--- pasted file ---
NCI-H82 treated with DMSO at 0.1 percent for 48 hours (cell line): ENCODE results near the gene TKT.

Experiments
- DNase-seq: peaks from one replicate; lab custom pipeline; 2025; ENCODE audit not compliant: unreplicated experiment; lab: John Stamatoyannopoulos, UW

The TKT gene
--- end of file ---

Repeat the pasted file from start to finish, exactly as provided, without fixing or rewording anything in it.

NCI-H82 treated with DMSO at 0.1 percent for 48 hours (cell line): ENCODE results near the gene TKT.

Experiments
- DNase-seq: peaks from one replicate; lab custom pipeline; 2025; ENCODE audit not compliant: unreplicated experiment; lab: John Stamatoyannopoulos, UW

The TKT gene